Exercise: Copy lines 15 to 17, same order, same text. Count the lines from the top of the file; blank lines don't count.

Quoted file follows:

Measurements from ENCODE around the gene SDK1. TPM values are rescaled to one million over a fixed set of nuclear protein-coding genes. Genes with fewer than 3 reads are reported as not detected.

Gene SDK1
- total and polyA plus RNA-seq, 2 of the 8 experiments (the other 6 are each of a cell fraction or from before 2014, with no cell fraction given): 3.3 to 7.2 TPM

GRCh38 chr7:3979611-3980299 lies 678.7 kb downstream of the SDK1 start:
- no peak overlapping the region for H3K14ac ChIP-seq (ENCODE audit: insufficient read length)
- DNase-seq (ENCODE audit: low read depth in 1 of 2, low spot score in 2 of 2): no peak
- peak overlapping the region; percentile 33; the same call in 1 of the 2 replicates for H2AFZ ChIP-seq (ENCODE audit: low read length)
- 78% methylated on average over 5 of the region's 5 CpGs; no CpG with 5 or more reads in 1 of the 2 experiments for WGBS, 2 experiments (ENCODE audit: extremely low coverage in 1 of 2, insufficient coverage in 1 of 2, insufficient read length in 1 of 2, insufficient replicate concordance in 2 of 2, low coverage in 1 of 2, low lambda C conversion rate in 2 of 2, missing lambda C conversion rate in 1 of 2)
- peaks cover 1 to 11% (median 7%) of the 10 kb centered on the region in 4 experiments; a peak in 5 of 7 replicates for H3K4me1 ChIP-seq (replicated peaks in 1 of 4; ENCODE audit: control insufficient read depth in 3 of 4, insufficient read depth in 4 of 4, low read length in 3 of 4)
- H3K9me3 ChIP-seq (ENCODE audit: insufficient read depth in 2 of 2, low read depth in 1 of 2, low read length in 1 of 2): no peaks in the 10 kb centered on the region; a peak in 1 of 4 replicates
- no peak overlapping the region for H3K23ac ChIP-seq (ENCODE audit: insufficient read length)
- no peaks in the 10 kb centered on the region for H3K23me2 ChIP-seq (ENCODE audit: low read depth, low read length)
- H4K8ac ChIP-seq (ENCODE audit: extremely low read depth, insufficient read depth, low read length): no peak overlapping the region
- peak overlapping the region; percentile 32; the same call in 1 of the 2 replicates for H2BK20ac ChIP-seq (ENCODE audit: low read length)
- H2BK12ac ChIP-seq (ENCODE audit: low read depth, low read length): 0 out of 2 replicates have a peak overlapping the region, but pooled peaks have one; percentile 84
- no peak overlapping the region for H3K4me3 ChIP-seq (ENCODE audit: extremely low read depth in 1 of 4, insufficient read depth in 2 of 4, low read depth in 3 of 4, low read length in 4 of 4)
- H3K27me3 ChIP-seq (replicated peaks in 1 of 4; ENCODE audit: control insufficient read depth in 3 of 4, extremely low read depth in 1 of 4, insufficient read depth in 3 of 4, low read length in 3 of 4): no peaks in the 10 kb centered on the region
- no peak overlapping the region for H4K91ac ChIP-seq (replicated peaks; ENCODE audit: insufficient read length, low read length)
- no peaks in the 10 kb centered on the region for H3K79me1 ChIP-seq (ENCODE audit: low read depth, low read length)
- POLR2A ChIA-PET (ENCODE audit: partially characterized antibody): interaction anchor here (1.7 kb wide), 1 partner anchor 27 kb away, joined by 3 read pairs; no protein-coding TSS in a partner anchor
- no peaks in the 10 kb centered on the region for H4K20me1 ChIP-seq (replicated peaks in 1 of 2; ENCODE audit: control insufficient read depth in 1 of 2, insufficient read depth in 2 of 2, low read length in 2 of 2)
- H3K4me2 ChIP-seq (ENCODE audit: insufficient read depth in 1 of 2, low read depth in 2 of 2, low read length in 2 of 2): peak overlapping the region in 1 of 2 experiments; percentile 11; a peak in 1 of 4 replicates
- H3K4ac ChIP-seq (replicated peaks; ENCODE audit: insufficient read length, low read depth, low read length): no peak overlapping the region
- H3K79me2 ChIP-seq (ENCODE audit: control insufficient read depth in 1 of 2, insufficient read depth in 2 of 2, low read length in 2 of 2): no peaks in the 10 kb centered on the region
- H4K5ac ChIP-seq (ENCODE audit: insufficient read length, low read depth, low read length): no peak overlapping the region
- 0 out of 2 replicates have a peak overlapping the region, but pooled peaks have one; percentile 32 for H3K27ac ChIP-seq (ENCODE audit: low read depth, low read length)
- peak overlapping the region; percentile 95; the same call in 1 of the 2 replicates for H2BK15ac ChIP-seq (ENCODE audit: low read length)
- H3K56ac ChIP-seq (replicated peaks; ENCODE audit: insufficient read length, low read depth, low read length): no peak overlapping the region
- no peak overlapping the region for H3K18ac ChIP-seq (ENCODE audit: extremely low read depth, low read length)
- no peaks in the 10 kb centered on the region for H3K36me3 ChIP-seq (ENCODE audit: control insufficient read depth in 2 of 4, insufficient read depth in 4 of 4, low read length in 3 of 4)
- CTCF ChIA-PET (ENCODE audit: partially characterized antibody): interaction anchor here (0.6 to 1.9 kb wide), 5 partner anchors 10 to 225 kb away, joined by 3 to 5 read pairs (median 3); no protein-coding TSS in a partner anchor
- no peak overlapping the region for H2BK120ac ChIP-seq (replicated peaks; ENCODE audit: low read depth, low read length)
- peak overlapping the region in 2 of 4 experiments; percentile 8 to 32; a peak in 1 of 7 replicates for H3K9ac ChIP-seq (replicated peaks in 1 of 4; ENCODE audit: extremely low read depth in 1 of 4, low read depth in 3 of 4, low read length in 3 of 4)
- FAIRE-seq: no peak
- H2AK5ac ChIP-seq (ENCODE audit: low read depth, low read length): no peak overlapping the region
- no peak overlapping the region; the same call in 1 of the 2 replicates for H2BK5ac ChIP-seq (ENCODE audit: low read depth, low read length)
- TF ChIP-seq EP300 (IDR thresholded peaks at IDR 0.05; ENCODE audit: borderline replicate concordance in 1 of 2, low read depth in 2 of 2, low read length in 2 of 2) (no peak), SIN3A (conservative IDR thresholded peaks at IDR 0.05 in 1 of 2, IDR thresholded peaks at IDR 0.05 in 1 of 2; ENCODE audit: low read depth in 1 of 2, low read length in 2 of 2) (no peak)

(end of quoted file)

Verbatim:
- H2BK12ac ChIP-seq (ENCODE audit: low read depth, low read length): 0 out of 2 replicates have a peak overlapping the region, but pooled peaks have one; percentile 84
- no peak overlapping the region for H3K4me3 ChIP-seq (ENCODE audit: extremely low read depth in 1 of 4, insufficient read depth in 2 of 4, low read depth in 3 of 4, low read length in 4 of 4)
- H3K27me3 ChIP-seq (replicated peaks in 1 of 4; ENCODE audit: control insufficient read depth in 3 of 4, extremely low read depth in 1 of 4, insufficient read depth in 3 of 4, low read length in 3 of 4): no peaks in the 10 kb centered on the region